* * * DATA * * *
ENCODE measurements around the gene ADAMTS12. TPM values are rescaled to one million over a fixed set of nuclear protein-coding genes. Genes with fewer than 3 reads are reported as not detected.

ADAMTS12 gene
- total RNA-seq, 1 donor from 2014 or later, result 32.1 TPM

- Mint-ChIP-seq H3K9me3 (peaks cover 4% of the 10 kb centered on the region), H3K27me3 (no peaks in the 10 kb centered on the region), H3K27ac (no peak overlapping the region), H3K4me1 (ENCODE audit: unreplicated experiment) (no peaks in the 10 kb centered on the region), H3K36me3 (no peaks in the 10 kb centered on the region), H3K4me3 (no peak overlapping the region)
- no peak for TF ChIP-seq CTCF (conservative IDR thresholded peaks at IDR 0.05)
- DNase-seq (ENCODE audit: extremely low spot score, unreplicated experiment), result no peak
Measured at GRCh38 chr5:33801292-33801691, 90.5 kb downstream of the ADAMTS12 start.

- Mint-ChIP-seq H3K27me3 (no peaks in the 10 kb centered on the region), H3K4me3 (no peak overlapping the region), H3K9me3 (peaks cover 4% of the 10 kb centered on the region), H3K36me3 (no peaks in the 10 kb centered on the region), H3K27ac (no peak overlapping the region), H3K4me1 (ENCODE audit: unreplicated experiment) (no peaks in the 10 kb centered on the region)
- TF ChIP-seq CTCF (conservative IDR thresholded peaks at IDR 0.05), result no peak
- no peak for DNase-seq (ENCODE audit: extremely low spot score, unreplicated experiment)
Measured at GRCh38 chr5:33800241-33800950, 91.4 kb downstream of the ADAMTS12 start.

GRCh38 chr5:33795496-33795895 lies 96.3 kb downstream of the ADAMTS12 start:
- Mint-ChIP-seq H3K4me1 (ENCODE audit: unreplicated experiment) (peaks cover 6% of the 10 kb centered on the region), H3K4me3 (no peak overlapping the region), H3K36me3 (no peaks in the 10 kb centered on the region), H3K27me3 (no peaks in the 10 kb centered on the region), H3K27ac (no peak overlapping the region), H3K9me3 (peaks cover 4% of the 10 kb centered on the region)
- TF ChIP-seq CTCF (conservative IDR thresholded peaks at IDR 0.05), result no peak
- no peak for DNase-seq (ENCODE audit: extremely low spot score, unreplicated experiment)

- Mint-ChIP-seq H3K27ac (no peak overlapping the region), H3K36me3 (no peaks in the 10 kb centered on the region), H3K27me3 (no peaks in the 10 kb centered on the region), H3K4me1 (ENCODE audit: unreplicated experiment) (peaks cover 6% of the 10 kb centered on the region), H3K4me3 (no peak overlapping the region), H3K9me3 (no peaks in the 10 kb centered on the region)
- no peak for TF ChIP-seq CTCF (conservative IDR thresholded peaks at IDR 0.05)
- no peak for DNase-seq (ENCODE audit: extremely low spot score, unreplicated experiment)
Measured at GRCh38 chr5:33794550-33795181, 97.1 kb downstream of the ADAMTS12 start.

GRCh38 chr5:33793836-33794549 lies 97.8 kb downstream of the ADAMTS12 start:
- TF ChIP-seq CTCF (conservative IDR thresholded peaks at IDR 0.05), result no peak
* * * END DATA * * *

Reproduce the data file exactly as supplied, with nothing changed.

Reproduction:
ENCODE measurements around the gene ADAMTS12. TPM values are rescaled to one million over a fixed set of nuclear protein-coding genes. Genes with fewer than 3 reads are reported as not detected.

ADAMTS12 gene
- total RNA-seq, 1 donor from 2014 or later, result 32.1 TPM

- Mint-ChIP-seq H3K9me3 (peaks cover 4% of the 10 kb centered on the region), H3K27me3 (no peaks in the 10 kb centered on the region), H3K27ac (no peak overlapping the region), H3K4me1 (ENCODE audit: unreplicated experiment) (no peaks in the 10 kb centered on the region), H3K36me3 (no peaks in the 10 kb centered on the region), H3K4me3 (no peak overlapping the region)
- no peak for TF ChIP-seq CTCF (conservative IDR thresholded peaks at IDR 0.05)
- DNase-seq (ENCODE audit: extremely low spot score, unreplicated experiment), result no peak
Measured at GRCh38 chr5:33801292-33801691, 90.5 kb downstream of the ADAMTS12 start.

- Mint-ChIP-seq H3K27me3 (no peaks in the 10 kb centered on the region), H3K4me3 (no peak overlapping the region), H3K9me3 (peaks cover 4% of the 10 kb centered on the region), H3K36me3 (no peaks in the 10 kb centered on the region), H3K27ac (no peak overlapping the region), H3K4me1 (ENCODE audit: unreplicated experiment) (no peaks in the 10 kb centered on the region)
- TF ChIP-seq CTCF (conservative IDR thresholded peaks at IDR 0.05), result no peak
- no peak for DNase-seq (ENCODE audit: extremely low spot score, unreplicated experiment)
Measured at GRCh38 chr5:33800241-33800950, 91.4 kb downstream of the ADAMTS12 start.

GRCh38 chr5:33795496-33795895 lies 96.3 kb downstream of the ADAMTS12 start:
- Mint-ChIP-seq H3K4me1 (ENCODE audit: unreplicated experiment) (peaks cover 6% of the 10 kb centered on the region), H3K4me3 (no peak overlapping the region), H3K36me3 (no peaks in the 10 kb centered on the region), H3K27me3 (no peaks in the 10 kb centered on the region), H3K27ac (no peak overlapping the region), H3K9me3 (peaks cover 4% of the 10 kb centered on the region)
- TF ChIP-seq CTCF (conservative IDR thresholded peaks at IDR 0.05), result no peak
- no peak for DNase-seq (ENCODE audit: extremely low spot score, unreplicated experiment)

- Mint-ChIP-seq H3K27ac (no peak overlapping the region), H3K36me3 (no peaks in the 10 kb centered on the region), H3K27me3 (no peaks in the 10 kb centered on the region), H3K4me1 (ENCODE audit: unreplicated experiment) (peaks cover 6% of the 10 kb centered on the region), H3K4me3 (no peak overlapping the region), H3K9me3 (no peaks in the 10 kb centered on the region)
- no peak for TF ChIP-seq CTCF (conservative IDR thresholded peaks at IDR 0.05)
- no peak for DNase-seq (ENCODE audit: extremely low spot score, unreplicated experiment)
Measured at GRCh38 chr5:33794550-33795181, 97.1 kb downstream of the ADAMTS12 start.

GRCh38 chr5:33793836-33794549 lies 97.8 kb downstream of the ADAMTS12 start:
- TF ChIP-seq CTCF (conservative IDR thresholded peaks at IDR 0.05), result no peak